To do so, however, they would need a technological heavyweight to coordinate this effort—and Case Tech’s partner, Autodesk, fit the bill. “A few years ago we began investing in technology for capturing the built environment,” says Randall, describing his company’s laser light detection and ranging (LIDAR) and photogrammetry capabilities. “We built technology to allow architects, historians, and engineers to be able to capture the environment in very rich detail,” Randall says. “And that’s essentially the technology that we applied for Volterra.”

As part of a team of 10 architects, engineers, historians, and students, Fuchs, Randall, and Dietrick spent two weeks last October using Autodesk technology to capture the physical elements of historic sites around the town including: a Roman theater from the first century B.C., an Etruscan gate dating back to the fourth century B.C., and a medieval wall from the 13th century. After amassing imagery from 500 laser scans and completing 20 to 30 camera-outfitted drone flights, the team consolidated the data using Autodesk’s ReCap 360 software to create three-dimensional digital models of the various structures. (ReCap 360 allows users to upload data to create "point clouds" that can then be viewed and edited before transferring to other programs.) They then transitioned these "point clouds” of information to Autodesk Revit to construct interactive Building Information Models.

Though some may argue that time and money might have better spent in physically restoring Volterra’s structures, preservation efforts are not enough in certain cases. For this ancient town, the Volterra team sees an opportunity to “monitor the erosion and degradation of these structures,” Dietrick says. The Etruscan gate, for example, still functions as an entry point to the city for vehicles, which cause some level of deterioration. “It’s crumbling,” Fuchs says. “The thought was that we need to be able to document what’s happening to it over time. If we do the scan now and if we repeat it in three years, we may be able to see where and how, and how much of that stone has actually crumbled and disappeared.”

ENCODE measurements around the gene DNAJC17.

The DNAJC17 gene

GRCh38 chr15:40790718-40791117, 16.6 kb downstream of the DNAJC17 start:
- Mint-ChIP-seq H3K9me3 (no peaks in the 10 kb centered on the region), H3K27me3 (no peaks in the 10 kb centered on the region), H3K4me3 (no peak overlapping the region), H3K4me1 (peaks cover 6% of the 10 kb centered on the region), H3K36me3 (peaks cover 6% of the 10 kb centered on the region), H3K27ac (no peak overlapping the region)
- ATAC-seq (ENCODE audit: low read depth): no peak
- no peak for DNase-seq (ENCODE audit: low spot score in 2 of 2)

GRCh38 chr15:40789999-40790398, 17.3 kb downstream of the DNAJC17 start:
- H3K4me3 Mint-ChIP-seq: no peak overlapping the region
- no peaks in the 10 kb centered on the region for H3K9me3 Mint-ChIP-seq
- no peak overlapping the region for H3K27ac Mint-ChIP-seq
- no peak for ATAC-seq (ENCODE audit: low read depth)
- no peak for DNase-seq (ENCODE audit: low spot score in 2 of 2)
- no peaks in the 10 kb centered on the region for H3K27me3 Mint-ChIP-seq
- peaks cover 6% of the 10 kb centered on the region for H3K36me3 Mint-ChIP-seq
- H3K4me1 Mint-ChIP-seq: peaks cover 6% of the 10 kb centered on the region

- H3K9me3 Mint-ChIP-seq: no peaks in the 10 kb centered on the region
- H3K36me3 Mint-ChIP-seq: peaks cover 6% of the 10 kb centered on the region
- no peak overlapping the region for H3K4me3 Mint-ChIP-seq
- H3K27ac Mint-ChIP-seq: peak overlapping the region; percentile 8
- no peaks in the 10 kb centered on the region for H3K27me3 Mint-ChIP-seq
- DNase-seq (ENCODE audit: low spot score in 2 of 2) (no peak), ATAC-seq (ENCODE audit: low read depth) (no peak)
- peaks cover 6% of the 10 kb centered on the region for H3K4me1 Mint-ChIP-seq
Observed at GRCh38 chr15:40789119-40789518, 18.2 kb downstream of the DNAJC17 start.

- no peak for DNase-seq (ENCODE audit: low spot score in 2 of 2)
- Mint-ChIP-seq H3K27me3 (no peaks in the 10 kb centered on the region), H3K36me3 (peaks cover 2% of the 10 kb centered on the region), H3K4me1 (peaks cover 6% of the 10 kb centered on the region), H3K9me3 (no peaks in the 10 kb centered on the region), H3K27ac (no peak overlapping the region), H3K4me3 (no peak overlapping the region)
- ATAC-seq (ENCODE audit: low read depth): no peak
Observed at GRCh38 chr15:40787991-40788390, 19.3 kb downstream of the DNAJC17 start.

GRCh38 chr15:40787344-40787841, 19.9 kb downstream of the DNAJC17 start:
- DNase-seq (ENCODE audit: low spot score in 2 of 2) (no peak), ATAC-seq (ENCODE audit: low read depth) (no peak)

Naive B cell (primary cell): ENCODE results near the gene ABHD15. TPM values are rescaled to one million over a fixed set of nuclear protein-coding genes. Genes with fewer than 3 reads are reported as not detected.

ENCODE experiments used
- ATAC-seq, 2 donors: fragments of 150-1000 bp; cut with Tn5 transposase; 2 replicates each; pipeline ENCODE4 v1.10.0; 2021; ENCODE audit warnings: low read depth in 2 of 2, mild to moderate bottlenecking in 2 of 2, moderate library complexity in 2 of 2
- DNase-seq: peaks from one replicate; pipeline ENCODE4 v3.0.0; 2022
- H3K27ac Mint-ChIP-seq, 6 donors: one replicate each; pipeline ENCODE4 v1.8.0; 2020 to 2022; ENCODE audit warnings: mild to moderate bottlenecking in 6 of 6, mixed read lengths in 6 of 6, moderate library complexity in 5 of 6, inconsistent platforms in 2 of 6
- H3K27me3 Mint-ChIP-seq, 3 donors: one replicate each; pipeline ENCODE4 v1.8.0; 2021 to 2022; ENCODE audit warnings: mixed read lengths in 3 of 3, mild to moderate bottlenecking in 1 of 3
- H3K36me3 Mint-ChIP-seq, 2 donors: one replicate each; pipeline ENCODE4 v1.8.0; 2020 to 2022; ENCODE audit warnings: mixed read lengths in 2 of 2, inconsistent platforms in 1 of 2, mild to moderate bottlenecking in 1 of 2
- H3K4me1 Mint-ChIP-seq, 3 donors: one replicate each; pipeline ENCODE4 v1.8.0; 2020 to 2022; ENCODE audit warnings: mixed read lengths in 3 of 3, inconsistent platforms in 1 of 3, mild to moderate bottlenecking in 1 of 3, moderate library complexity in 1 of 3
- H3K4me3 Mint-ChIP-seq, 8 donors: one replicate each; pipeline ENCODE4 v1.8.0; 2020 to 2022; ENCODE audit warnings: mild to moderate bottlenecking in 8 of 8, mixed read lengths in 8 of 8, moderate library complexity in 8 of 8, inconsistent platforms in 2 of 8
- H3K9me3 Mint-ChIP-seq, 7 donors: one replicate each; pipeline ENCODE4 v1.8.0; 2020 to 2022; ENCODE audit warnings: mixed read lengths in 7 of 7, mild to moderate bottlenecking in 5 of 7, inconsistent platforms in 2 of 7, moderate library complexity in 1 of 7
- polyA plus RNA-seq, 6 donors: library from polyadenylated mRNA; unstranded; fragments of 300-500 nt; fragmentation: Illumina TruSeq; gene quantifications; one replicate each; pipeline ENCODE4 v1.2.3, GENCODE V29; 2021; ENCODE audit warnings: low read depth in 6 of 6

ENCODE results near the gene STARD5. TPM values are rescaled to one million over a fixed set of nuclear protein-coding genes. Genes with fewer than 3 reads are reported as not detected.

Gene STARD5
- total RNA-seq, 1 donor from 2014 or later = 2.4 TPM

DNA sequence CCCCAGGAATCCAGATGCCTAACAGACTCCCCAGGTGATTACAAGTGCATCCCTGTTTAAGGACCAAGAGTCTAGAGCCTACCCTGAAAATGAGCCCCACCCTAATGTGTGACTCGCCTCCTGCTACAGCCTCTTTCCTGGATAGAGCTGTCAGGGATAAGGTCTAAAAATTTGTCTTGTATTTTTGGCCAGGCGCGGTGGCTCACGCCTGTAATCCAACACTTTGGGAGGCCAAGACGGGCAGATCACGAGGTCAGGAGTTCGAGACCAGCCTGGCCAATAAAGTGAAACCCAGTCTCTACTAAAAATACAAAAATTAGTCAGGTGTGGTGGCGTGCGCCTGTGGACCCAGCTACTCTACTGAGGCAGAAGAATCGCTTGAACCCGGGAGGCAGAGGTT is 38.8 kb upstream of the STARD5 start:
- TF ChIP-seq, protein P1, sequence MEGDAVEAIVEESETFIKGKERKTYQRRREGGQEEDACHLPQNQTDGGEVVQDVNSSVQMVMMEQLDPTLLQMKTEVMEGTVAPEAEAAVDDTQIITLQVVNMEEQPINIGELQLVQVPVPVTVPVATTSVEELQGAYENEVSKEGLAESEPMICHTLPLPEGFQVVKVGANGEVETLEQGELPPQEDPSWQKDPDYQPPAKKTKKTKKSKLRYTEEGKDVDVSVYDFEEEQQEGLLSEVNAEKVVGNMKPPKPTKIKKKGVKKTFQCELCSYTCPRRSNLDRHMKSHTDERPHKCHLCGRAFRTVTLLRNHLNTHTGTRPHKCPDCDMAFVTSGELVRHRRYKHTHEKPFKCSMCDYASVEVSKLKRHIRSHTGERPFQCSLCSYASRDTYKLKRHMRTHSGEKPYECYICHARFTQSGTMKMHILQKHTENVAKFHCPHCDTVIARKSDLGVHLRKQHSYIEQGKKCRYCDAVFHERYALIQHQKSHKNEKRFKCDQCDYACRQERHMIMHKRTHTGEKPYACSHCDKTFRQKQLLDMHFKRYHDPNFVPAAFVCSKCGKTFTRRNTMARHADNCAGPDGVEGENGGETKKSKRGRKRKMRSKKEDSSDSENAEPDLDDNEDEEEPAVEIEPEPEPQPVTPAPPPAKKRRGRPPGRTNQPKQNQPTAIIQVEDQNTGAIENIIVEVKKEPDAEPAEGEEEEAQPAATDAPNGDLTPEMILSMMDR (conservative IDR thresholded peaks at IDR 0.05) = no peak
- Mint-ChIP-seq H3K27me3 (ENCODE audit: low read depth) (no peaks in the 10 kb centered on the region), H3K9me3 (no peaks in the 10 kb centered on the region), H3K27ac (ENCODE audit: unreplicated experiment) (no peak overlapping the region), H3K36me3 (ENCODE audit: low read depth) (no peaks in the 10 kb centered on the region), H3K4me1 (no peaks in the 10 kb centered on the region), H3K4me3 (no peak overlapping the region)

In the case of the Roman theater—excavated 59 years ago, in 1958—digital archiving might be the best means for safeguarding a historic resource. “[We] dug it up and now that it’s exposed to the elements, it’s already starting to deteriorate,” Randall says. To comprehensively capture the details of the theater, the team scanned the structure from 150 different locations—achieving a level of architectural detail that Fuchs had not been able to record and assess over his 25-year career of studying ancient theaters. While he has yet to publish his findings, Fuchs’ believes he has discovered new details about the design system of the Roman theater that might challenge long-held assumptions about ancient structural practices. He hopes to present the findings by 2018.

As for the future applications of the technology, the work has just begun. On June 28, the team will present their findings to Volterra’s Mayor Marco Buselli and his staff. In July, Autodesk will return to Italy with Case Tech, the Volterra-Detroit Foundation, and other partners to scan another Roman theater—this time in the town of Gubbio in the Perugia province.

While the team shares the hope of returning to Volterra to complete the digitization of the city, they have succeeded in creating a partial digital record of the architectural history that can be shared. “I think there’s a need to be able to have these treasures faithfully reproduced digitally so they can potentially be rebuilt [or to] monitor their erosion and degradation,” Dietrick says. “And if you can’t rebuild them, then at least we have some memory of what it used to be and we can share that experience with people around the world.”